Widen Your World – The Fife & Drum Snack Bar

The Fife & Drum
1972 – c. 1987

“Snacks and soft drinks”
Your Complete Guide to Walt Disney World, 1975
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Fife & Drum

Closed WDW Snack Bar

Liberty Square,
Magic Kingdom

Opened: 1972
Closed: c. 1987

Disney Personnel:
Gordon Hayes, Rudy Lord, Chuck Myall

Building still exists

All images copyright
The Walt Disney Company.
Picture of fife & drum corps courtesy Louis Wertz.
Text 2009 by Mike Lee

Thanks to Brian Martsolf for getting the page update jump-started

Last Update to this page: April 19, 2009

The first incarnation of Liberty Square rendered the quiet space behind Old World Antiques, Mlle. Lafayette’s Parfumerie and the Silversmith (all now gone and replaced by the Liberty Square Christmas Shop) a more wooded location than what it would become in the year after the park’s opening. Initially, the only pedestrian pathway through this area ran close to those shops and was bound by an undulating brick wall to the south, which held back the patch of forest area between Colonial civilization and the canal that passes through the hub.

In 1972 the company made extended use of this agreeable little hideaway by carving out a series of patios that foraged beyond the brick wall toward Adventureland. Because visitation to the park had been so high since the previous October’s opening (and since the crowds liked to eat and drink), tables and chairs were added, as was the plaza’s very own seasonal snack bar: The Fife and Drum.

The small building, as pictured above and still visible in the park today, looks like a miniature version of Aunt Polly’s Landing on Tom Sawyer Island.  Technically speaking, however, Aunt Polly’s is just a larger version of The Fife and Drum because the latter came first.  It was built onto an existing structure called the “can wash building.”  The revised layout consisted simply of a back room with an ice machine, sink and refrigerator and a front counter area with a drink machine and refrigerated sandwich dispenser.  The menu selection wasn’t diverse, as the equipment description no doubt implies.  But on hot summer days it offered sufficient relief in the form of drinks, cold sandwiches and desserts.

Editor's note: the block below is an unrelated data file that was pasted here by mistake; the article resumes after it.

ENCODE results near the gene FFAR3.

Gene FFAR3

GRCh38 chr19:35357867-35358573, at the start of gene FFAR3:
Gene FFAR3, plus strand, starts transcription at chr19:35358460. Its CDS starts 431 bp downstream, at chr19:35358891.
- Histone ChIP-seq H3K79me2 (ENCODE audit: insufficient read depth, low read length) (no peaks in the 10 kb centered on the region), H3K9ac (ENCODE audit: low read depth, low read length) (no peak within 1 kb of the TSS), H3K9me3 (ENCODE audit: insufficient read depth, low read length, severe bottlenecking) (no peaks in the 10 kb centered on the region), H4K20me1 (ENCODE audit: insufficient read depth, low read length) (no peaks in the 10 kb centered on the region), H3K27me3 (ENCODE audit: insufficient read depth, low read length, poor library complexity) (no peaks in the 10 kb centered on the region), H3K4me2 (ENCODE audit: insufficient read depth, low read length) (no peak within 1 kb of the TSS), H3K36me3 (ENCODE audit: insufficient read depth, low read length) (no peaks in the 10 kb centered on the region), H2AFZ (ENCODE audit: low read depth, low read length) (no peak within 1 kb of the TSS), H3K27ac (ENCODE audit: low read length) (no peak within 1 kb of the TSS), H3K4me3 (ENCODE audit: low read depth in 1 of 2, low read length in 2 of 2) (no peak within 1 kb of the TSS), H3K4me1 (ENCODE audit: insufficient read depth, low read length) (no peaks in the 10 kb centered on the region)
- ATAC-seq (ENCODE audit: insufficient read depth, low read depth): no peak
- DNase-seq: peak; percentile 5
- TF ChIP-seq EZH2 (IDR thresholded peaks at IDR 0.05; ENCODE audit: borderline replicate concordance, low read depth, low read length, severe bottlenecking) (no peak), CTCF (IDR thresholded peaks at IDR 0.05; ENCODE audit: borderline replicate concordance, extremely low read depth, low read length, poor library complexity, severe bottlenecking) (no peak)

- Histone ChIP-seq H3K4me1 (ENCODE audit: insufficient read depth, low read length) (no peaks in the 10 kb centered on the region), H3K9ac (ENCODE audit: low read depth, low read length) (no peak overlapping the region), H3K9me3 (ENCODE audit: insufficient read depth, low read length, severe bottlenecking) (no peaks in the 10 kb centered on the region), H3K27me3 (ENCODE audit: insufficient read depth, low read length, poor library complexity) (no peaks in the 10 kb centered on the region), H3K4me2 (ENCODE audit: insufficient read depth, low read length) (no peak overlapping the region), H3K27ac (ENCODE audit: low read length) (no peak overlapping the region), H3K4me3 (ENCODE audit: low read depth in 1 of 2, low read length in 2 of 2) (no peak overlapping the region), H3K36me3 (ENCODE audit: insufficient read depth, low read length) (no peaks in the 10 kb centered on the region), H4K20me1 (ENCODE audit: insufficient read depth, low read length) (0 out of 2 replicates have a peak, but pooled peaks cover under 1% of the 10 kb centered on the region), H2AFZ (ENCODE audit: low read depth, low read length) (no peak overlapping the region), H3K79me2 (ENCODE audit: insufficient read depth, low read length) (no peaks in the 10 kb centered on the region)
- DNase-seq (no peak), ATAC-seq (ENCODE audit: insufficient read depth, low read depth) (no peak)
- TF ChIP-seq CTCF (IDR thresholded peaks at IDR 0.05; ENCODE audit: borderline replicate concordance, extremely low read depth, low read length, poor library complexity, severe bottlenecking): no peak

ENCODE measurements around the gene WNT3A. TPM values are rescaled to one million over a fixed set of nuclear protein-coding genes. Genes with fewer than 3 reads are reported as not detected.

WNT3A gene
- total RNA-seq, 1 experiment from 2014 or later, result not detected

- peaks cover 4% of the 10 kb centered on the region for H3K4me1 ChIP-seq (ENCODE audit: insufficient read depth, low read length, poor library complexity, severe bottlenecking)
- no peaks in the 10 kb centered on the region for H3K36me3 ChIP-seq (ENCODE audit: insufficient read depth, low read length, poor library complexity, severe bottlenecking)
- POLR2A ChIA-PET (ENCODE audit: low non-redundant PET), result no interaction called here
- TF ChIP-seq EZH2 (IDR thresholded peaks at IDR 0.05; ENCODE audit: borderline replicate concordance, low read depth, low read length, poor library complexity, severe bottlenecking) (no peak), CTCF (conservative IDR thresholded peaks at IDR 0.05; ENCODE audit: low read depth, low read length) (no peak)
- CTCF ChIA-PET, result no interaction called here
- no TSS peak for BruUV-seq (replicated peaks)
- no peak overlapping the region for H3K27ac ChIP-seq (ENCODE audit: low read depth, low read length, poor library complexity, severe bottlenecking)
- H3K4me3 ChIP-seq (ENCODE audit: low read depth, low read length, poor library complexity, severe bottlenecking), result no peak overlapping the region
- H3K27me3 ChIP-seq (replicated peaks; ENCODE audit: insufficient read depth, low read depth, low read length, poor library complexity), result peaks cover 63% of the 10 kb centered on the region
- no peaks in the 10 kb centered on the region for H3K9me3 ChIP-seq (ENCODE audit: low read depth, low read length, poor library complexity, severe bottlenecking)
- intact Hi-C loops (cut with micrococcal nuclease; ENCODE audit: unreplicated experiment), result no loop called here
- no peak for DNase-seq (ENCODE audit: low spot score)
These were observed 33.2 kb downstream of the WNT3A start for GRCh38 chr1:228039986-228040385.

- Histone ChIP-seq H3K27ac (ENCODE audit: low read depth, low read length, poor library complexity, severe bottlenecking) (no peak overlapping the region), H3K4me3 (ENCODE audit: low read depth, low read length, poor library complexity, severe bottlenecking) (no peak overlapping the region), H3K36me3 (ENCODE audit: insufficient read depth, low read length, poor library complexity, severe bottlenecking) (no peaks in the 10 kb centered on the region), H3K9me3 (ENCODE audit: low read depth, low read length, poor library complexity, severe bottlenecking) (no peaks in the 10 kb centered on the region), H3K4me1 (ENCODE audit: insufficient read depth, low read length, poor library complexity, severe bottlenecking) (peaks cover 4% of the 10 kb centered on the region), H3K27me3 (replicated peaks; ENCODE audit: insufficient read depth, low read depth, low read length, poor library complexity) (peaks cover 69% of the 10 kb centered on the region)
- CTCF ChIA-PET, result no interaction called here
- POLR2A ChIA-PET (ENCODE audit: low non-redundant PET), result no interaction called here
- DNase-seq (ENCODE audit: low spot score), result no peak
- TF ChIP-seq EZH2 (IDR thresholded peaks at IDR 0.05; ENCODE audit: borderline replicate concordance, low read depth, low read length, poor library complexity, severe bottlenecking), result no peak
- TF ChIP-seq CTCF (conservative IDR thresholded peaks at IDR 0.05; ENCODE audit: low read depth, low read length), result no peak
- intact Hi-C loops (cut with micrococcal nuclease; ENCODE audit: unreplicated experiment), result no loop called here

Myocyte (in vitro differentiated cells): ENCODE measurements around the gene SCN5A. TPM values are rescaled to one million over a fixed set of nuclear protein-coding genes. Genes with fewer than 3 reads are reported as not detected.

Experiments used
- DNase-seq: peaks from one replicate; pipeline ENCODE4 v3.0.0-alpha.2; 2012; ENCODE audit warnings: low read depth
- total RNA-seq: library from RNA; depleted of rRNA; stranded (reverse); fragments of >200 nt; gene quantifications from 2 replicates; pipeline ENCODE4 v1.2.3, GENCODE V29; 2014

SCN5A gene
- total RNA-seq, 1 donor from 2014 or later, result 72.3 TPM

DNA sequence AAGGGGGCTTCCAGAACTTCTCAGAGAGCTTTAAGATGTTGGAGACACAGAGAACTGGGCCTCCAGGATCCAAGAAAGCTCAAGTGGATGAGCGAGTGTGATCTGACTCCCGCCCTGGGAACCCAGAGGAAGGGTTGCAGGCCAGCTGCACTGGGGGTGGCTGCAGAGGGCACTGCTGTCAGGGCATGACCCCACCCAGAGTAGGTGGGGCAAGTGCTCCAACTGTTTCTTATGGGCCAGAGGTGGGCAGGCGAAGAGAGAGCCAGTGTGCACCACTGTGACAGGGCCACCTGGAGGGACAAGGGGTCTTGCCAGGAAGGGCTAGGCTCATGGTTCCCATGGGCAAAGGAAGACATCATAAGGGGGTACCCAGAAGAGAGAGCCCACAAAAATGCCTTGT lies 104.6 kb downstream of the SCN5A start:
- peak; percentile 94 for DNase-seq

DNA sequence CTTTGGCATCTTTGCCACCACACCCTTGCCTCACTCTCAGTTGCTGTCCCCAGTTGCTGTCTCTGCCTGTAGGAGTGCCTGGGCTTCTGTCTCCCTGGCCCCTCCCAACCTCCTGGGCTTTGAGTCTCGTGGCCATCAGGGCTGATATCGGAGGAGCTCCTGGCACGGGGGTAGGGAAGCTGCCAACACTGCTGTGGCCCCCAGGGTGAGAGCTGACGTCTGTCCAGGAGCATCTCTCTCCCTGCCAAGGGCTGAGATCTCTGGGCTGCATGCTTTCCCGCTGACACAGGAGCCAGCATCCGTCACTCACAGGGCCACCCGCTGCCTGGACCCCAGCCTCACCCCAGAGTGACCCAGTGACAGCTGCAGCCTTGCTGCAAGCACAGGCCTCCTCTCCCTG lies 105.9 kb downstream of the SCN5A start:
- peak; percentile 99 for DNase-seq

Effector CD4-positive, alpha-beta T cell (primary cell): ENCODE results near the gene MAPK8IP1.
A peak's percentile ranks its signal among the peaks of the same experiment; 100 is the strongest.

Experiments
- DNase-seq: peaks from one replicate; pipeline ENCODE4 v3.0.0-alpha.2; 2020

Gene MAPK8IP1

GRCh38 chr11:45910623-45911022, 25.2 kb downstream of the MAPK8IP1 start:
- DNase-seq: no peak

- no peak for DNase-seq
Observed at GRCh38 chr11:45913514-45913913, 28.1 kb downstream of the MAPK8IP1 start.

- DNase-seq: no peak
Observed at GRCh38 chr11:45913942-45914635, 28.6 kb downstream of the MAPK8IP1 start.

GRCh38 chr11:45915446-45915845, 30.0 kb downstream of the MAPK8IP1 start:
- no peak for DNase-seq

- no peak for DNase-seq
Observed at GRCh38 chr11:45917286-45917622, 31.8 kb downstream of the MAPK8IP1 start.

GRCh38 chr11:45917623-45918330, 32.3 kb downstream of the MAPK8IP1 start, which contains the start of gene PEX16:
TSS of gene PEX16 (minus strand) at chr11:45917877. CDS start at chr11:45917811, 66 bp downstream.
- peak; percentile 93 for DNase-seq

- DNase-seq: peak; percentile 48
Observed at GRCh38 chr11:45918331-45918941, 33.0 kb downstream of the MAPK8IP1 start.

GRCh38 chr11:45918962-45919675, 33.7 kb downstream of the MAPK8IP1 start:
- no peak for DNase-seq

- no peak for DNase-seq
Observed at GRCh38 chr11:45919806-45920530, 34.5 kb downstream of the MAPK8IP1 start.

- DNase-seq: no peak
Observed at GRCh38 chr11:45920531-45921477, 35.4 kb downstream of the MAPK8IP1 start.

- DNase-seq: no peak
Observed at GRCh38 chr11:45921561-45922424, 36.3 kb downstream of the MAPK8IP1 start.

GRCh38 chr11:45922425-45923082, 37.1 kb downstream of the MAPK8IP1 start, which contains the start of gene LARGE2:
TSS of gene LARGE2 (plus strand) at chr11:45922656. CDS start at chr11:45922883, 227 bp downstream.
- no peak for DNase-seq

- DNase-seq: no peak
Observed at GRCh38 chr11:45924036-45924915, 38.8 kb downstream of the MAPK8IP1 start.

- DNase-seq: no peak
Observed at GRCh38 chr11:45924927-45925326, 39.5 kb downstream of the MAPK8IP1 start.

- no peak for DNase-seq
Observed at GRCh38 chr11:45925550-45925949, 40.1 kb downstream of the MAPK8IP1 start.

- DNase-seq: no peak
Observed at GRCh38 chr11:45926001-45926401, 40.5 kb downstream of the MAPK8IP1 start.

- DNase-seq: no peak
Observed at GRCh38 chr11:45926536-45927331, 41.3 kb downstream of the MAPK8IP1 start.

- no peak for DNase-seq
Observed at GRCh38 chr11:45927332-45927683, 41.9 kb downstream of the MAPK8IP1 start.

After many years of useful service, The Fife and Drum marched its way into Magic Kingdom history right around 1987.  Outwardly it continued to appear the same, save for two signs on its roof, for several more years. And the adjacent plaza was still a peaceful retreat from the park’s main thoroughfares until 1995, when the area was redressed for a Pocahontas cross-promotion and given a name, the “Enchanted Glen.”

In 2000, a new bridge was erected across the hub canal directly into this area. As part of this change, the Fife and Drum plaza was opened up as a direct traffic route between other points of interest in the park.  So the days of sneaking some solitary relaxation in this shady corner are now all but relegated to the past.

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